Real Estate and Economies of Scale: The Case of REITs

By Ambrose, Brent W.; Highfield, Michael J. et al. | Real Estate Economics, Summer 2005 | Go to article overview
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Real Estate and Economies of Scale: The Case of REITs


Ambrose, Brent W., Highfield, Michael J., Linneman, Peter D., Real Estate Economics


Building on past research in the economies-of-scale debate, we test for scale economies in real estate investment trusts (REITs) by examining growth prospects, revenue and expense measures, profitability ratios, systematic risk and capital costs. Overall, we find that large REITs are increasing growth prospects while succeeding at lowering costs, leading to a direct relationship between firm profitability and firm size. Additionally, we find an inverse relationship between equity betas and firm size, and for all cost of capital measures we find significant scale economies. Further evidence from the stochastic frontier analysis suggests efficiency opportunities appear possible through continued growth and consolidation in REITs.

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The phrase "economies of scale" simply implies that efficiency in production and operations increases with size. Historically, firms in various industries often expand and consolidate in an effort to capture these efficiency gains. Assuming that economies of scale are available in the real estate industry, publicly traded real estate investment trusts (REITs) are excellent tools to take advantage of these efficiency opportunities because, unlike private real estate investors, REITs are not equity capital constrained. Market evidence generally supports the idea that scale economies are available to REITs; after all, investment in income-producing real estate has grown tremendously over the past decade and REITs have enjoyed most of the growth in this industry. If economists and market analysts are correct and economies of scale exist in real estate, then REIT costs should increase at a decreasing rate and efficiency gains should be reflected in higher returns.

While the argument for economies of scale in commercial real estate continues to gain momentum, disagreements about the concept of scale economies in real estate continue to exist. Against this backdrop, this article examines the case for scale economies in REITs on a more complete level than ever attempted before. Recognizing that a serious limitation of the earlier studies of REIT economies of scale is the inability to separate size-related advantages versus a period of rapidly expanding, strong markets, we obtain 1,508 REIT year observations using a sample of 187 equity REITs trading in U.S. markets between January 1990 and December 2001. Thus, our analysis covers an 11-year period that includes a full market cycle of significant market expansion followed by contraction. Using this relatively large data set, we test for economies of scale in REITs by examining growth prospects, revenue and expense measures, profitability ratios, systematic risk and cost of capital measures.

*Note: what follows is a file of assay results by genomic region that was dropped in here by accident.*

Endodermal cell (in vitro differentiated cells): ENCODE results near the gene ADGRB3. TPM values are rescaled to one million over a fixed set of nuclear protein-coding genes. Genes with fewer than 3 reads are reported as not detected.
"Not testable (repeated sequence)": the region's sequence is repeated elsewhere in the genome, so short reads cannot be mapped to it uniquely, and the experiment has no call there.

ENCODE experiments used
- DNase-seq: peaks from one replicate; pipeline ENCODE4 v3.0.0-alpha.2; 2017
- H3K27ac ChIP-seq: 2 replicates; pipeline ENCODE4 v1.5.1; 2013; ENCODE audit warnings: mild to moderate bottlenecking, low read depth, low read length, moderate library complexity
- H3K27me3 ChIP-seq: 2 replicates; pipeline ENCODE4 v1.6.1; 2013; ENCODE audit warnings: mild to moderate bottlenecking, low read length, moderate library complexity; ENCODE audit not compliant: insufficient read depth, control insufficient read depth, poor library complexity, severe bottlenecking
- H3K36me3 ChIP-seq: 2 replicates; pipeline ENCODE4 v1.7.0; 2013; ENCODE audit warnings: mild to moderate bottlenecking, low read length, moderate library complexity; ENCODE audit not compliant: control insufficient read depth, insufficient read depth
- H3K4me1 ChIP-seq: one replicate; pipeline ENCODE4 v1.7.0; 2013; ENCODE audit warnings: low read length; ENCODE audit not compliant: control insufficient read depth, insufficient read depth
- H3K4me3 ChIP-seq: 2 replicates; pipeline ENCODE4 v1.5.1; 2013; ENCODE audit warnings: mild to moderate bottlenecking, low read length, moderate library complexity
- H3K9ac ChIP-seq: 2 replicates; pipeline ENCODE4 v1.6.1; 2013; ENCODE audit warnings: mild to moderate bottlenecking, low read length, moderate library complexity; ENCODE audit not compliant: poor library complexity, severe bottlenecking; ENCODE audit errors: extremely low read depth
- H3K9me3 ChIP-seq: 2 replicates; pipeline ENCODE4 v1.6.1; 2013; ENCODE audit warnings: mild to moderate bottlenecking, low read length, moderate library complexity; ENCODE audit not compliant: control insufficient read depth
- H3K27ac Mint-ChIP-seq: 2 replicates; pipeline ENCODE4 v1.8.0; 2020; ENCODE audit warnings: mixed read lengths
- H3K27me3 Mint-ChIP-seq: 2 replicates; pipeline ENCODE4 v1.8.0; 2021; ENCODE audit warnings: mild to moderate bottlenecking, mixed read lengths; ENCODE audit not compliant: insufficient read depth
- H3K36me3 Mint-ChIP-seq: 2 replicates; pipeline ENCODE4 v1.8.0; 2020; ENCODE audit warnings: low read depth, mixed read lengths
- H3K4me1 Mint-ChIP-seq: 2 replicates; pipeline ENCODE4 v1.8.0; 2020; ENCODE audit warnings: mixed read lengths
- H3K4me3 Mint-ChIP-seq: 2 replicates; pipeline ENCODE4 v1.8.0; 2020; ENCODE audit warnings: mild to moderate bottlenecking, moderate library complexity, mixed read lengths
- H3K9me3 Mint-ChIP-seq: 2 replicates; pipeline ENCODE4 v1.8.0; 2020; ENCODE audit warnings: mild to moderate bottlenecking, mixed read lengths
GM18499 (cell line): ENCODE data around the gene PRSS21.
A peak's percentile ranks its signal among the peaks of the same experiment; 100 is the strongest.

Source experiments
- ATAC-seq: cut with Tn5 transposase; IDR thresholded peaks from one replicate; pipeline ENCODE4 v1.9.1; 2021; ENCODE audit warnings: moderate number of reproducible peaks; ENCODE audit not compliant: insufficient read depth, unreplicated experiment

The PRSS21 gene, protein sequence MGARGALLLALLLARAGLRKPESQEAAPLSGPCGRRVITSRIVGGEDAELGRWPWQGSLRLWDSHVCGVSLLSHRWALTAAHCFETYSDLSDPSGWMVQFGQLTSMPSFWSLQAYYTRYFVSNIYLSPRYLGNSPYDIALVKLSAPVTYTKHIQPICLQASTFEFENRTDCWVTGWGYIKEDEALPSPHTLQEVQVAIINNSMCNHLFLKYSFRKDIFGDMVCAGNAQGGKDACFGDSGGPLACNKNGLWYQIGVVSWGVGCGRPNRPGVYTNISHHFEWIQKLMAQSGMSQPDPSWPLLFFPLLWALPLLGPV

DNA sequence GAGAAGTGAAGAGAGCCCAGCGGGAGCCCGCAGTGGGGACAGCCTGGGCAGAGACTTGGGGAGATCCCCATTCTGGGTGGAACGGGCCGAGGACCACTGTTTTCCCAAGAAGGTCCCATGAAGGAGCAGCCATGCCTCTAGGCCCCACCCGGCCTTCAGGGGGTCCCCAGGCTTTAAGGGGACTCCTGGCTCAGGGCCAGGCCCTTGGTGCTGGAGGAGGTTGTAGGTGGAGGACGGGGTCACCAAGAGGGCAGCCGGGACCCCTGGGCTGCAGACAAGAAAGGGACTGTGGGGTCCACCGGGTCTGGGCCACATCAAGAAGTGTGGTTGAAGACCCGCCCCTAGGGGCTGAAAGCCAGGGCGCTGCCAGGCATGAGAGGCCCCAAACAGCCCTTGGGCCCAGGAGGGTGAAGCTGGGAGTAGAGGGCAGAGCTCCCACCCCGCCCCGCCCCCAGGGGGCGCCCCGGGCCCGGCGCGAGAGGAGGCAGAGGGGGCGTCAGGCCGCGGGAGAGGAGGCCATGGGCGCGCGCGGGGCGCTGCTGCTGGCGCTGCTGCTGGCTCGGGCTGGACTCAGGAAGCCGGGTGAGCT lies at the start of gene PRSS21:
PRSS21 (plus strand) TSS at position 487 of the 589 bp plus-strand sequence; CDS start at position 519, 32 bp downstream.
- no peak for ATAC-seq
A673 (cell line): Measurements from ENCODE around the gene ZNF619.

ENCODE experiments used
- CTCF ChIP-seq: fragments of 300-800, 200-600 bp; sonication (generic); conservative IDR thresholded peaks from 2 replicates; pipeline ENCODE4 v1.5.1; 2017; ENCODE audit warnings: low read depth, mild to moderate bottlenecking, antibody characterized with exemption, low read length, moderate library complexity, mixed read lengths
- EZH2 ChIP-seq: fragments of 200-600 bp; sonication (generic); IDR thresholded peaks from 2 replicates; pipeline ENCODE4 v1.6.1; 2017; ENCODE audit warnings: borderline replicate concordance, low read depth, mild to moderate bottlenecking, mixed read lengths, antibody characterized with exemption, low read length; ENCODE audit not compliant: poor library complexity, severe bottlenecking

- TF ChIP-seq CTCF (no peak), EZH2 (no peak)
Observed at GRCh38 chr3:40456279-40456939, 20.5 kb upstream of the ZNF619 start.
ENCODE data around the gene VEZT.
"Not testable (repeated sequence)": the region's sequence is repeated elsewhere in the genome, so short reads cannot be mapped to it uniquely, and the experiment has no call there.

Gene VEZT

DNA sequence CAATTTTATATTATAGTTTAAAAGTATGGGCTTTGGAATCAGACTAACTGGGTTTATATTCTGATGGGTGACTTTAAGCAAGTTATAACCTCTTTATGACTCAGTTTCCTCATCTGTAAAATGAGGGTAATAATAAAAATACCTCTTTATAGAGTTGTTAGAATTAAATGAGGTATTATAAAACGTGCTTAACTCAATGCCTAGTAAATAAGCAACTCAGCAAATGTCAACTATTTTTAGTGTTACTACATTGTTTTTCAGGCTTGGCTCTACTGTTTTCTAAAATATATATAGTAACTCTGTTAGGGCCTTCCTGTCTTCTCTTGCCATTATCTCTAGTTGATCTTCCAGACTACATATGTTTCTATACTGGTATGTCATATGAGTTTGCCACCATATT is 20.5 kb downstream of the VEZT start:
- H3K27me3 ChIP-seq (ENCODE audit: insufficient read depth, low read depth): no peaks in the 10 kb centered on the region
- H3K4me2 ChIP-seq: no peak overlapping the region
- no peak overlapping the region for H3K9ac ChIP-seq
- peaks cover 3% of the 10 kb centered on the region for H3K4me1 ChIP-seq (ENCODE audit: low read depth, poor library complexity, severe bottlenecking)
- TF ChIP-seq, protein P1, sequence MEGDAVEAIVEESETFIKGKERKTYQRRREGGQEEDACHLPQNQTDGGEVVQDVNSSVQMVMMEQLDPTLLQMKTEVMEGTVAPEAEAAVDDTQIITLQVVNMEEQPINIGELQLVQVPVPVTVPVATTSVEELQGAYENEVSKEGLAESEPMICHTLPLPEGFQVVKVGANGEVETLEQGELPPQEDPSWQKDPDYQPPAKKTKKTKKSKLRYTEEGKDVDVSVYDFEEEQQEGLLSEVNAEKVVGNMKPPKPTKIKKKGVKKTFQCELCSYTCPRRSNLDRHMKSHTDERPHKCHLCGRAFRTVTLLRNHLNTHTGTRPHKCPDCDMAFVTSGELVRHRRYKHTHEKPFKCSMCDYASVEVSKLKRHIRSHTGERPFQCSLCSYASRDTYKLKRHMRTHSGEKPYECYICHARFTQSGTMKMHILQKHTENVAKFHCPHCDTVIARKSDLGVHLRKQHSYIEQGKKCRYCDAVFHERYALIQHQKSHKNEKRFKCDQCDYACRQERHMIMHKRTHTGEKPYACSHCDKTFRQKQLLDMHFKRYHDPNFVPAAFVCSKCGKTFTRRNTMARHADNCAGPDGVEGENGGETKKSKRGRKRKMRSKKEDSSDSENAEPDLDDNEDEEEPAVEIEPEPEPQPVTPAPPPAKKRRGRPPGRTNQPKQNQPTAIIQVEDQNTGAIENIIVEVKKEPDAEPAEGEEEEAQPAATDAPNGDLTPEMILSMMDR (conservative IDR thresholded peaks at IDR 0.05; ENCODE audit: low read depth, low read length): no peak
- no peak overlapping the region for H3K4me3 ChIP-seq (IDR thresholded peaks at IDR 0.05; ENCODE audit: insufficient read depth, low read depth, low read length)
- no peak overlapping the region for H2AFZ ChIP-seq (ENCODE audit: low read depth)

In addition to the size and time span of our data set, we also incorporate news-reported information on merger activity into the analysis of economies of scale. This is important as the costs of integrating a merger occur in the first year or so, while efficiencies are realized largely subsequently. In the following section, we examine the background of consolidation and economies-of-scale arguments in real estate while defining our expectations. Next we discuss the data and hypotheses. This is followed by a discussion of our empirical results and conclusion.

Background

A Brief History of REIT Consolidation

Following banking deregulation in the 1980s, real estate investment, which was already heavily debt financed, surged through the use of debt provided by banks and savings and loans. However, the savings and loan crisis in 1989-1990 resulted in a curtailment in debt financing for real estate, forcing many industry leaders to turn to public capital markets. Some observers argued that the real estate industry would have to follow the example of other capital-intensive public firm-dominated industries and enter a period of significant consolidation, with publicly traded companies leading the consolidation effort (e.

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Real Estate and Economies of Scale: The Case of REITs
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